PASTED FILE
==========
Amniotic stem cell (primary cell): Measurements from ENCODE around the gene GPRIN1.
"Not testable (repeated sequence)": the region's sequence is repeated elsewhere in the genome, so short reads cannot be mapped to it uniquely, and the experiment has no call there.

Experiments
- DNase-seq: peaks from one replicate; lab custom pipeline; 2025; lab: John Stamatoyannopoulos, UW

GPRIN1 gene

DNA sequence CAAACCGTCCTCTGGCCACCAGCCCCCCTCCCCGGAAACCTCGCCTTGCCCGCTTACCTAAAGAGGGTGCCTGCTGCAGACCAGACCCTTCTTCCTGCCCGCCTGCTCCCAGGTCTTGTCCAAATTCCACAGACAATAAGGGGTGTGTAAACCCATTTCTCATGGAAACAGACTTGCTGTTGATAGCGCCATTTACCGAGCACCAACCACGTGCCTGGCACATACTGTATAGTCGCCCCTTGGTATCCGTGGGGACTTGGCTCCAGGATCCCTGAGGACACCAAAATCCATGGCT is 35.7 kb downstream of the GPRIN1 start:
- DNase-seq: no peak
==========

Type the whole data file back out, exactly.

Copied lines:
Amniotic stem cell (primary cell): Measurements from ENCODE around the gene GPRIN1.
"Not testable (repeated sequence)": the region's sequence is repeated elsewhere in the genome, so short reads cannot be mapped to it uniquely, and the experiment has no call there.

Experiments
- DNase-seq: peaks from one replicate; lab custom pipeline; 2025; lab: John Stamatoyannopoulos, UW

GPRIN1 gene

DNA sequence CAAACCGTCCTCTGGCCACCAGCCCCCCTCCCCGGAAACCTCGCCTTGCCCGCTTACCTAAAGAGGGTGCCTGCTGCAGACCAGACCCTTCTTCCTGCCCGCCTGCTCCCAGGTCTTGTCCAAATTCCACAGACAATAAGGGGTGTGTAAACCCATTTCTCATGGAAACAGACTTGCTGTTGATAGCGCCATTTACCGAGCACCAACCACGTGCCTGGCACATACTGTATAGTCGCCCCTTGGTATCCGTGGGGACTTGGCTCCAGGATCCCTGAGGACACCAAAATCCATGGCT is 35.7 kb downstream of the GPRIN1 start:
- DNase-seq: no peak